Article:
Ryan Clark Thinks Steelers Held Off One-Upmanship Attitudes As Long As Possible
On Monday, the legendary Joe Greene retired from the Pittsburgh Steelers organization and Ed Bouchette of the Pittsburgh Post-Gazette talked to him by phone after the announcement had been made. During his talk with Greene, the Hall of Famer told Bouchette how he thought money, and more specifically, the one-upmanship attitude that players have today, in his opinion, is ruining the Steelers.
“The scary thing is that players have a one-upsmanship about money; they sign a contract and they like it until someone signs a bigger one and now they don’t like it,” Greene told Bouchette. “I don’t like that. I don’t begrudge anyone money but it disrupts the football team. The Steelers over the years have been able to keep everyone happy under the structure.”
Greene also added to that, per the Bouchette report.
“There’s a different attitude with the players, maybe players we brought in, I don’t know. I don’t think it’s good.”
On Wednesday, Steelers safety Ryan Clark, who has been all over ESPN this week in an attempt to hone is broadcast shills in preparation for life after football, was a guest on First Take. During the show, the one-upmanship comments made by Greene to Bouchette were discussed and Clark was asked to weigh in with his thoughts on them.
“If you look at the structure of the NFL today, its about one upmanship,” said Clark. You look at the quarterbacks getting their deals. Joe Flacco got his deal and we based it off of he felt like he was the best quarterback now because of what he did. So he based it off of what Drew Brees got and then you look at Aaron Rodgers and Tony Romo to follow. So that\’s what the contracts these days are about.
“Also, these kids coming in, even we you see them sign on signing day, what do they say? \’I\’m going to go to LSU, I\’m going to go to Alabama for three years and then I\’m going to leave and go to the NFL.\’ So the culture we have now is about money. They want to make money, and I will be honest, the Steelers were a team that kept that away from the organization as long as possible.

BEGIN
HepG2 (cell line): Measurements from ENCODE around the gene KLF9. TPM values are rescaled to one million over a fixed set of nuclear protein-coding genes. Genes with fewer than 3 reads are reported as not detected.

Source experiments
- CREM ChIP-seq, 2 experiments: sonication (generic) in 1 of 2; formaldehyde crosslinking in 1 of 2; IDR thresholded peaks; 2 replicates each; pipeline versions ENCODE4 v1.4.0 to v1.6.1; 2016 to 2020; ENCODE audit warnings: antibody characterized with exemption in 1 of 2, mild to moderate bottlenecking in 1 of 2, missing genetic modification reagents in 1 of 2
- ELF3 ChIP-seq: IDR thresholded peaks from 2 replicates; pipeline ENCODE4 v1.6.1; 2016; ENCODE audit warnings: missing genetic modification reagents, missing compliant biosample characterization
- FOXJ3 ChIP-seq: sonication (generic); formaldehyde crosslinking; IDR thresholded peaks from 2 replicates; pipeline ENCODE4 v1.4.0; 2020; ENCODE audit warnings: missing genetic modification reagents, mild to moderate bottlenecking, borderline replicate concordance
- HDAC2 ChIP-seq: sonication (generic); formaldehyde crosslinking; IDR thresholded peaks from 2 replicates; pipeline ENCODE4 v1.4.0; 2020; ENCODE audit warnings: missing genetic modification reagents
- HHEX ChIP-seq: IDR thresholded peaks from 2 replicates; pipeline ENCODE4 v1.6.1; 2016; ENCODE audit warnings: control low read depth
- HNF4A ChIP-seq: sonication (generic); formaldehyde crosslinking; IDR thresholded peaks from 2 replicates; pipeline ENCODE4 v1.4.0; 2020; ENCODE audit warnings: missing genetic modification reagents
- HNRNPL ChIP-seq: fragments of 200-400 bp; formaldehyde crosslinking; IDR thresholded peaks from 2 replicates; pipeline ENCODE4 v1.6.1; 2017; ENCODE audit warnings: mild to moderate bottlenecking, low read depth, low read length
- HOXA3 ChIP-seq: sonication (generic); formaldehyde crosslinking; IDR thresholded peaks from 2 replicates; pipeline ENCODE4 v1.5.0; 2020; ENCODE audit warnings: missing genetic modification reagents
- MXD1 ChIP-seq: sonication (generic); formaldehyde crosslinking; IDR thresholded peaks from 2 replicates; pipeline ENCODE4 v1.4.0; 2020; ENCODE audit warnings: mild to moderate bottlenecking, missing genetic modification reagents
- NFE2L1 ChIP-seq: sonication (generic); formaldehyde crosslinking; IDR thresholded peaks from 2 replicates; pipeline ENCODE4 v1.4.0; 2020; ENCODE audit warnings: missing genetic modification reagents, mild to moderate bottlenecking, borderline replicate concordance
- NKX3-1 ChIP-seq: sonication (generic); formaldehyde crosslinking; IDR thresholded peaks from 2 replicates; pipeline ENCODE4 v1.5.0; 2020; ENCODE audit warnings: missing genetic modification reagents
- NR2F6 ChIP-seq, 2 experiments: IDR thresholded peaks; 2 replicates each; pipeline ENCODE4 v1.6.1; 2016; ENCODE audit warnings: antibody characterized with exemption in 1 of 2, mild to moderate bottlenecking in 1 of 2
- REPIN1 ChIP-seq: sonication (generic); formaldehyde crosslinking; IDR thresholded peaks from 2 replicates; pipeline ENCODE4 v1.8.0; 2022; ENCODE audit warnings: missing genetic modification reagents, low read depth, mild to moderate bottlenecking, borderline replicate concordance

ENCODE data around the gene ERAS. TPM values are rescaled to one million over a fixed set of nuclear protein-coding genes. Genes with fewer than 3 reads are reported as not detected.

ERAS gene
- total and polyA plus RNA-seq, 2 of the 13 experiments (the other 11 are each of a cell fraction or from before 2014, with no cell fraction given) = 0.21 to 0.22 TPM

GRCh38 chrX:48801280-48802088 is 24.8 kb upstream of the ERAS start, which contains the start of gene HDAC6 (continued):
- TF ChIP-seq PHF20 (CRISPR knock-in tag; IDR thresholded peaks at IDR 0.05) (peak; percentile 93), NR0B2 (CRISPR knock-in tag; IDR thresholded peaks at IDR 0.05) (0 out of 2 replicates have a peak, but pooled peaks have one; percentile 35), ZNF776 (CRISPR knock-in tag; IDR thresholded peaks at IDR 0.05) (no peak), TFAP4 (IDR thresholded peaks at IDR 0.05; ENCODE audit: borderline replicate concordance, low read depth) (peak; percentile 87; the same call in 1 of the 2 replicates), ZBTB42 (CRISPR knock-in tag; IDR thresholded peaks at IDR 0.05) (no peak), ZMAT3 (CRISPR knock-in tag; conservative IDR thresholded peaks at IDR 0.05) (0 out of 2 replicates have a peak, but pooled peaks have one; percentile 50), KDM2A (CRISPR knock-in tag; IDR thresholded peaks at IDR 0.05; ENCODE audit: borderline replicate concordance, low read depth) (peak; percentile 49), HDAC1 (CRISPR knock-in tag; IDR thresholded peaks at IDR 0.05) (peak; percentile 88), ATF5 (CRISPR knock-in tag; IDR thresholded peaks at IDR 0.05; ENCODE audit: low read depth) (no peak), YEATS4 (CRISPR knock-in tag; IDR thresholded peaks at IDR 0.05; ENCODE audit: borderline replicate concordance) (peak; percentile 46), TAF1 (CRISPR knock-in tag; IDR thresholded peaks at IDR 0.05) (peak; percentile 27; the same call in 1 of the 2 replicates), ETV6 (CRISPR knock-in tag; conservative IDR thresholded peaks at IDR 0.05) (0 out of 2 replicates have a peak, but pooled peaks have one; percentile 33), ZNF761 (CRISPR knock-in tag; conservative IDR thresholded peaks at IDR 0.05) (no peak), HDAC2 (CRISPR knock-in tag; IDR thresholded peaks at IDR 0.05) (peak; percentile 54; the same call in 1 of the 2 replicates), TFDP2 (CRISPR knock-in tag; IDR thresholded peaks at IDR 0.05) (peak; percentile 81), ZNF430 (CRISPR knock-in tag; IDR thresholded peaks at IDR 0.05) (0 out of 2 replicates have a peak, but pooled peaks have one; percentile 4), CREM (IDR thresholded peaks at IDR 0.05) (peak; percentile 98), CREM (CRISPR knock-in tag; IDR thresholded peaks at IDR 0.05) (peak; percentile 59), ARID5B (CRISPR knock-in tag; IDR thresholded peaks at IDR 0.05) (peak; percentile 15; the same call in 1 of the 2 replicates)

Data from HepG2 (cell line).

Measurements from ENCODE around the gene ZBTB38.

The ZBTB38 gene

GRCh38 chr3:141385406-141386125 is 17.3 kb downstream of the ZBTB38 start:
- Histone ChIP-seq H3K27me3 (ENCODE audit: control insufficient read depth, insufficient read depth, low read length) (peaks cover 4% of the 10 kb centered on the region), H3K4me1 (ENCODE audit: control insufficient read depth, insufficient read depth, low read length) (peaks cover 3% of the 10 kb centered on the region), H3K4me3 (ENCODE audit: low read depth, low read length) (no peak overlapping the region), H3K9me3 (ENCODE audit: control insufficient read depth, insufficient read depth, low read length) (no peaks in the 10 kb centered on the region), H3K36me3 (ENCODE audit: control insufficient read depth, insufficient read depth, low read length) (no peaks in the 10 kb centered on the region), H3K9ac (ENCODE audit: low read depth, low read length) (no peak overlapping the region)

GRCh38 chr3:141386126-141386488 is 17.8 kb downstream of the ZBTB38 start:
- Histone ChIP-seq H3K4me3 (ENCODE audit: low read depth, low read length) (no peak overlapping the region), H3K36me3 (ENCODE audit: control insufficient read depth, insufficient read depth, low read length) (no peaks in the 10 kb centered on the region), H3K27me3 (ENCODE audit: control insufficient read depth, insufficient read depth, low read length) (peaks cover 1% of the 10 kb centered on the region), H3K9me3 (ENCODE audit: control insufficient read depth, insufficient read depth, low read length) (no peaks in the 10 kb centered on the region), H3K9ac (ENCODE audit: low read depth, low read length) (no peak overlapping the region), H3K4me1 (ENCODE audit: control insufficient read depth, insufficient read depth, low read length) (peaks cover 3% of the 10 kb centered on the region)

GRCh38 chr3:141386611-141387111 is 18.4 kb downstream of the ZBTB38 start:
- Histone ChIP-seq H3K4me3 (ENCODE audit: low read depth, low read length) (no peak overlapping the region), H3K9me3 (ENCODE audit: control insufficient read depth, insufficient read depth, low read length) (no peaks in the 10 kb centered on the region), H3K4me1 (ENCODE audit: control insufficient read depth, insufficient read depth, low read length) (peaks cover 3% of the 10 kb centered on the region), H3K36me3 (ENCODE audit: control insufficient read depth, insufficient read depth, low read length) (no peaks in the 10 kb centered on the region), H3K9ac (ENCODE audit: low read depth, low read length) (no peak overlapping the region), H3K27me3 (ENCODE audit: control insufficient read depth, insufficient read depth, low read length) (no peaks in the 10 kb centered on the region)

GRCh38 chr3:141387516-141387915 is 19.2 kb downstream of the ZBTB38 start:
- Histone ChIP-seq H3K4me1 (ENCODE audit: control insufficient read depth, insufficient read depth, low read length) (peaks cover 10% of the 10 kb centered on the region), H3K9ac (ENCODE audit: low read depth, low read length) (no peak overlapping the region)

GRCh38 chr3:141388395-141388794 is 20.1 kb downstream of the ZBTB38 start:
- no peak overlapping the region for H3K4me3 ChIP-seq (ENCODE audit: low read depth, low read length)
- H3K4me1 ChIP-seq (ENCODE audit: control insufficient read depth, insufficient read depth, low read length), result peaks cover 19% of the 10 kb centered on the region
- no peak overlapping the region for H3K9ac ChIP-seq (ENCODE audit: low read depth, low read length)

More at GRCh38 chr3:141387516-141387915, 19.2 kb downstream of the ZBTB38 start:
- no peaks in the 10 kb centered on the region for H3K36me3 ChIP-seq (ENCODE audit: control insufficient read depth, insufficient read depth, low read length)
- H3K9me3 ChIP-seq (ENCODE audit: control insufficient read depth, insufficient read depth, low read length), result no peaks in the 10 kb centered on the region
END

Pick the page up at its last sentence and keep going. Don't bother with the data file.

“If you look at some of the deals that Joey Porter took when he was playing with the Pittsburgh Steelers. Alan Faneca. Even the deals that Troy Polamalu has taken, never hitting the market, extending his contracts with years left, and we don\’t have those type of people in the organization anymore, because I don\’t think those type of people come into the draft. They don\’t see it as that. Guys are seeing it as, hey, I want to play and make as much money as I possibly can and I would tend to think that Mr. Greene is talking more about the Mike Wallace situation.”
“You know, you\’ve had Hines Ward, who was probably never paid according to his play on the field. He was paid well, but now we have guys who say, \’You know what? I\’m just not comfortable living in this guy\’s neighborhood, I want his house, or I want my house to be bigger,\’ and that\’s what this league has turned in to.”
During his interview with Bouchette, Greene said that in all of his years of being in Pittsburgh, he never encountered a player having his play affected by a contract dispute that wasn\’t resolved by the start of the season. Greene noted to Bouchette that that is a bad thing to happen. Bouchette asked Greene if he was referring to Mike Wallace, but the Steeler legend refused to name a specific player.
Clark, on the other hand, obviously thinks that Greene was referring to Wallace, and why wouldn\’t he? As far as the other comments made by Clark, I think he is right when he said that the Steelers were able to hold off the one-upmanship attitude as long as possible, as over the years we have witnessed more and more players chasing the green of cash more than the opportunity to play on the green of Heinz Field.
Much like Wallace last season, Plaxico Burress, who just so happens to back in Pittsburgh now, failed to show up for the mandatory and volunteer mini camps prior to his contract year in 2004. Burress did, however, show up on time for training camp, but a new deal was never reached and the Steelers former No. 1 draft pick ended up having a horrible 2004 season that included him missing five games in total and only catching 35 passes for 698 yards. The poor season did not hurt the wallet of Burress, however, as he ended up signing a six-year, $25 million contract with the New York Giants in March of 2005.
Look, I certainly see where Greene is coming from, but everything was headed in this direction ever since the owners granted the players free agency in exchange for a salary cap in 1993. Also, the hometown discount is pretty much non existent now as well.
As much as I usually hate what Stephen A. Smith has to say, he was right on the money when he said that teams no longer have loyalty to players. As he sort of put it, they can cut players on a moments notice if they want to. Players will always want more than another player that they think they have out-produced. It\’s the nature of the game and it\’s the nature of our society.
Skip Bayless said during his comments on the topic that the first time that he read the comments made by Greene that he considered it to be “grumpy old man” talk. Is he right? Where do you weigh in on this topic?
In case you want to watch the whole segent, I have included the video of it below.